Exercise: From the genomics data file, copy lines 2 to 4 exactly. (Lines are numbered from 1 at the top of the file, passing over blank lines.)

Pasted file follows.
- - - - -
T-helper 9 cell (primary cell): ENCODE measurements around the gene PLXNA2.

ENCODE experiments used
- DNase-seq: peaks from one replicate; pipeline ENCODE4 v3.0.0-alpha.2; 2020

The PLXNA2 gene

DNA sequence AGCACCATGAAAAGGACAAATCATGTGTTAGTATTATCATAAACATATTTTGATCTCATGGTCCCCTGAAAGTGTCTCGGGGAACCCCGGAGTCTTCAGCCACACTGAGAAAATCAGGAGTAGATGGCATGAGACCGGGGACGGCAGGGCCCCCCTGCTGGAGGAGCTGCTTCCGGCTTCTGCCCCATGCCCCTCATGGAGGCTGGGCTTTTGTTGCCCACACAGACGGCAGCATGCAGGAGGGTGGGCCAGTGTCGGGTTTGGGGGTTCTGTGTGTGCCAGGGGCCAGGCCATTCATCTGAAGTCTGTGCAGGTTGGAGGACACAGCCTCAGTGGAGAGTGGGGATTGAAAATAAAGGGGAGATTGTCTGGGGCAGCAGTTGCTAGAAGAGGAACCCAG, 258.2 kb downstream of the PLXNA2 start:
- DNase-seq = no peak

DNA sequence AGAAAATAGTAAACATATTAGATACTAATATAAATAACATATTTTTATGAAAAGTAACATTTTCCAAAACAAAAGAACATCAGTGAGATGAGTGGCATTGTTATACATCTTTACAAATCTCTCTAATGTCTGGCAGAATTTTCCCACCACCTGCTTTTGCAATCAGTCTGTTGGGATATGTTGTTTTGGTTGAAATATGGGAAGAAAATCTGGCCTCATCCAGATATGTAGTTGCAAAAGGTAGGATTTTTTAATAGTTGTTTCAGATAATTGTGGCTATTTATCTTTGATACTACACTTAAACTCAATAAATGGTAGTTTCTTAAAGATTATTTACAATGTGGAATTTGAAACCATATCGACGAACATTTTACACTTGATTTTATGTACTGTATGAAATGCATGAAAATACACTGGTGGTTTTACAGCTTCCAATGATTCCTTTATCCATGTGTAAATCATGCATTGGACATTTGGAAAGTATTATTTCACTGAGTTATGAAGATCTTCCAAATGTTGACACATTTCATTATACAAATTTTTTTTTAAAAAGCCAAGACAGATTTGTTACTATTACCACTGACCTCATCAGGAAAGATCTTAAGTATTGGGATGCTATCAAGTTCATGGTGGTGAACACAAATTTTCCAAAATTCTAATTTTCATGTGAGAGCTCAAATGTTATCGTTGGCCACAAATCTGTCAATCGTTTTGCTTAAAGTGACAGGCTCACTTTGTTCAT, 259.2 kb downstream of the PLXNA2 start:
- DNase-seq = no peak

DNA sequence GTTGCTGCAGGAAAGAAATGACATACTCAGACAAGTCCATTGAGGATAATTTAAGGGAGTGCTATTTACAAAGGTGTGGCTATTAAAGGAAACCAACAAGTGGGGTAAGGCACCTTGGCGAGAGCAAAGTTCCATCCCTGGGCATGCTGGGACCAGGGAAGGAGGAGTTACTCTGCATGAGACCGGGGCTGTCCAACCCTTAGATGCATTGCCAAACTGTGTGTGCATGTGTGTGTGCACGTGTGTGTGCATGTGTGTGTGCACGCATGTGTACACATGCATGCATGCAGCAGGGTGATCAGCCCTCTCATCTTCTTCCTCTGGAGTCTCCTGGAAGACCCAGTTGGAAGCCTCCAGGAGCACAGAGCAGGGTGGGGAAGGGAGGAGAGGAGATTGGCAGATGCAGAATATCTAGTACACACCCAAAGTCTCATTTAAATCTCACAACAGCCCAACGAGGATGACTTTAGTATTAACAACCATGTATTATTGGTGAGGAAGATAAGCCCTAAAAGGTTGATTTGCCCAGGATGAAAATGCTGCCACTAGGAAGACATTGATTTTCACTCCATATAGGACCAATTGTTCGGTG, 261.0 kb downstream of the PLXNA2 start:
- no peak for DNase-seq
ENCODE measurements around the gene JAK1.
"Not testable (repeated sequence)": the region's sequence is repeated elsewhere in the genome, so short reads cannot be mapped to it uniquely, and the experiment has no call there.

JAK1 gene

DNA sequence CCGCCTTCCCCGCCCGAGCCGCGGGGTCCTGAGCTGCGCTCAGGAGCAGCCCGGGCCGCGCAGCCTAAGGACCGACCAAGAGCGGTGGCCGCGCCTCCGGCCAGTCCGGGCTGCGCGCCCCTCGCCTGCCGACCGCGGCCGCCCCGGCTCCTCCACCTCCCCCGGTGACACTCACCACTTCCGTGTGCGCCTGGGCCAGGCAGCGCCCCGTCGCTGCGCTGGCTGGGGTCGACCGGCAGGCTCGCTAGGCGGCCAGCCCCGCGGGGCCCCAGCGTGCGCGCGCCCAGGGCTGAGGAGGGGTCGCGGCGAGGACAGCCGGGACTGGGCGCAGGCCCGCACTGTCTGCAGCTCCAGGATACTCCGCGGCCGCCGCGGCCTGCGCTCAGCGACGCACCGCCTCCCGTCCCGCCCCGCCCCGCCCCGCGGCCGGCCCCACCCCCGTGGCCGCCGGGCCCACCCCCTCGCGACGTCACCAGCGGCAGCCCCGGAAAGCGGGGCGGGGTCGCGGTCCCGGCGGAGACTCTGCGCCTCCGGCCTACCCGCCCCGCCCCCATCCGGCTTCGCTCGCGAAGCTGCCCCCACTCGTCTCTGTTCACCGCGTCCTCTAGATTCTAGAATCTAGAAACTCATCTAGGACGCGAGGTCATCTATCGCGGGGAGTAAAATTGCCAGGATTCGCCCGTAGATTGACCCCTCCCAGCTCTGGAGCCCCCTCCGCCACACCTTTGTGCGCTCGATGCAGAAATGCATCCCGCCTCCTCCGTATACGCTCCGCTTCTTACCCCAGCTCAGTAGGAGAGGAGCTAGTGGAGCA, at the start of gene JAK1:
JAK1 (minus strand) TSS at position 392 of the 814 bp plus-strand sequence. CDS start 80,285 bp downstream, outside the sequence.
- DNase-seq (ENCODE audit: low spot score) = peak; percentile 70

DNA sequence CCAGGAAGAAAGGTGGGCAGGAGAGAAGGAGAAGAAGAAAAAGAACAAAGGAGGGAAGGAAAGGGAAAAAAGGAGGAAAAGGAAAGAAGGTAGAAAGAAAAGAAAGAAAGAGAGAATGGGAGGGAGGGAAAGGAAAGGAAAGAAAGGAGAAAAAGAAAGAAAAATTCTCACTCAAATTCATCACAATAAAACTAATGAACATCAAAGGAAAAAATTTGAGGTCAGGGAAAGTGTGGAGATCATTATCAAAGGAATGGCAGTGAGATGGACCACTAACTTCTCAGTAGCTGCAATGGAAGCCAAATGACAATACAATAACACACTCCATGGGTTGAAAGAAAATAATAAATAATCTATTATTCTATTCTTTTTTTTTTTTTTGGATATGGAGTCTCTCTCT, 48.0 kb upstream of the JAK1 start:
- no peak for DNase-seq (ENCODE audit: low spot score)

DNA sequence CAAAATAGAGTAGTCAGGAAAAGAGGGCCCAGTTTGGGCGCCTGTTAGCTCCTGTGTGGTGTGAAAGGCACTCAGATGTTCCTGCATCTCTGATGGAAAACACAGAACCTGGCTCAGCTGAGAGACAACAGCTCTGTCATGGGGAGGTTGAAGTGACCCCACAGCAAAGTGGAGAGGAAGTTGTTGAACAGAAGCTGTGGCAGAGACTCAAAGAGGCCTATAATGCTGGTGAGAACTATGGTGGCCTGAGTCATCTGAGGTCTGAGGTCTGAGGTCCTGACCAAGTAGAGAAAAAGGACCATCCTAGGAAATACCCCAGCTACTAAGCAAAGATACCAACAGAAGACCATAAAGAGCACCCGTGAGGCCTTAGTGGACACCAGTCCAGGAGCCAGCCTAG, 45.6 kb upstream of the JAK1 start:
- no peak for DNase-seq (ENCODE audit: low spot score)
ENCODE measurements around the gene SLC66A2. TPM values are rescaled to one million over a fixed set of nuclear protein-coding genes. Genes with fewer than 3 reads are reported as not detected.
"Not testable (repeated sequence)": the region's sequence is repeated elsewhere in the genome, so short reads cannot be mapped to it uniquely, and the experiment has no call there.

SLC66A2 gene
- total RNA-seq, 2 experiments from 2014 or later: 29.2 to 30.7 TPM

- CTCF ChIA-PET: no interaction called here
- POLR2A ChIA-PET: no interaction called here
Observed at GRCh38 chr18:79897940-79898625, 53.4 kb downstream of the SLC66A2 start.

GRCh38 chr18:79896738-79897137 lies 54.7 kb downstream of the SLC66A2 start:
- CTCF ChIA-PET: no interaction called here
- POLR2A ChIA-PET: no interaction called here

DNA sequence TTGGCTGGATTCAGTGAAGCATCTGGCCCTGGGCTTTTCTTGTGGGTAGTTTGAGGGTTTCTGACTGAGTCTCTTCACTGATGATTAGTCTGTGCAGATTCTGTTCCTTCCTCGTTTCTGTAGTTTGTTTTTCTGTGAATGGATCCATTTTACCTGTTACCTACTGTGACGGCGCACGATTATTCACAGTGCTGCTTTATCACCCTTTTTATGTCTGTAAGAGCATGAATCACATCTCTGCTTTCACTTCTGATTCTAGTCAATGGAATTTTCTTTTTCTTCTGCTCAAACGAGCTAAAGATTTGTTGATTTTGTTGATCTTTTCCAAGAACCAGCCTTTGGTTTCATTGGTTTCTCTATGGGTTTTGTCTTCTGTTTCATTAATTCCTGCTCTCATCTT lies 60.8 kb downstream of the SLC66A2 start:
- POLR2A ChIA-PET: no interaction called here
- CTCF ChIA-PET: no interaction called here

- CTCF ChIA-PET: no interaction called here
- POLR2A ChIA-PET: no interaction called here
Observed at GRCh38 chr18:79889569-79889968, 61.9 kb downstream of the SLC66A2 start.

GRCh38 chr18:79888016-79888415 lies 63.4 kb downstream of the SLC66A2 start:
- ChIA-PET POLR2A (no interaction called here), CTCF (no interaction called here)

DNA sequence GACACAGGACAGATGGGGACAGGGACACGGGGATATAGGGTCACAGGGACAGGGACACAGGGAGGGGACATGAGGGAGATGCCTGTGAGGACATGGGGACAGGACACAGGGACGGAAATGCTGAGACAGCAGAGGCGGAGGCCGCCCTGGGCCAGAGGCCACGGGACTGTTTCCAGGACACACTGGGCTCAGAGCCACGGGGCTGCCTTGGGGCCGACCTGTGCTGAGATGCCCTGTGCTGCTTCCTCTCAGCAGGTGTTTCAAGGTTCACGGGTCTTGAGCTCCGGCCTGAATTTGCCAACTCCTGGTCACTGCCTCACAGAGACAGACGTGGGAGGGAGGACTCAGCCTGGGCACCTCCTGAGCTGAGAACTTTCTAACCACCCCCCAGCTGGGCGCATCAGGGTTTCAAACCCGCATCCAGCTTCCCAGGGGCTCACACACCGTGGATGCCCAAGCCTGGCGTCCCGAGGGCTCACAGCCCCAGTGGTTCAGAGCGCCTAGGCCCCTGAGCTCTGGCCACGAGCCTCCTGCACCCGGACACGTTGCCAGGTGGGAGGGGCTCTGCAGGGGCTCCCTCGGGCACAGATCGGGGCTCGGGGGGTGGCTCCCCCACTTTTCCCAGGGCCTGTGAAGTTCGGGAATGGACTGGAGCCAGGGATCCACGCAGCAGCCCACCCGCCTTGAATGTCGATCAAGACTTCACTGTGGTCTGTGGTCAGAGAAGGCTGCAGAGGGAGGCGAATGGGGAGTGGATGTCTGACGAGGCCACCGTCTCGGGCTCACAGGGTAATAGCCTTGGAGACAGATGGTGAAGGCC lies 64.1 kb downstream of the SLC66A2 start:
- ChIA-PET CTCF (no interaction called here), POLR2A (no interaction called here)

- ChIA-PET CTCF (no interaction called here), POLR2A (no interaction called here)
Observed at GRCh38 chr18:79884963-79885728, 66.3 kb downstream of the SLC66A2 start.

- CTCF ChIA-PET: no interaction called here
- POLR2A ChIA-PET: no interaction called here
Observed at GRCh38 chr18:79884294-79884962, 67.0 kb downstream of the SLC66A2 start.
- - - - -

ENCODE experiments used
- DNase-seq: peaks from one replicate; pipeline ENCODE4 v3.0.0-alpha.2; 2020

The PLXNA2 gene